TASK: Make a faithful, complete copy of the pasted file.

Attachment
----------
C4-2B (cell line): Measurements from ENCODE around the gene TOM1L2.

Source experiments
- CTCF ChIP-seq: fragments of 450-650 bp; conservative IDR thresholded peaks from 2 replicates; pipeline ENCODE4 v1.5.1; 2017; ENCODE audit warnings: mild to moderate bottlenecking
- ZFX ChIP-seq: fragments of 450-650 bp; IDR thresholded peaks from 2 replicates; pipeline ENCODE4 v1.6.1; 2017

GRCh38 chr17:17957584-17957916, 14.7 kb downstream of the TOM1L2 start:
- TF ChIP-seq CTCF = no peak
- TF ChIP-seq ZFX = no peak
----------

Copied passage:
C4-2B (cell line): Measurements from ENCODE around the gene TOM1L2.

Source experiments
- CTCF ChIP-seq: fragments of 450-650 bp; conservative IDR thresholded peaks from 2 replicates; pipeline ENCODE4 v1.5.1; 2017; ENCODE audit warnings: mild to moderate bottlenecking
- ZFX ChIP-seq: fragments of 450-650 bp; IDR thresholded peaks from 2 replicates; pipeline ENCODE4 v1.6.1; 2017

GRCh38 chr17:17957584-17957916, 14.7 kb downstream of the TOM1L2 start:
- TF ChIP-seq CTCF = no peak
- TF ChIP-seq ZFX = no peak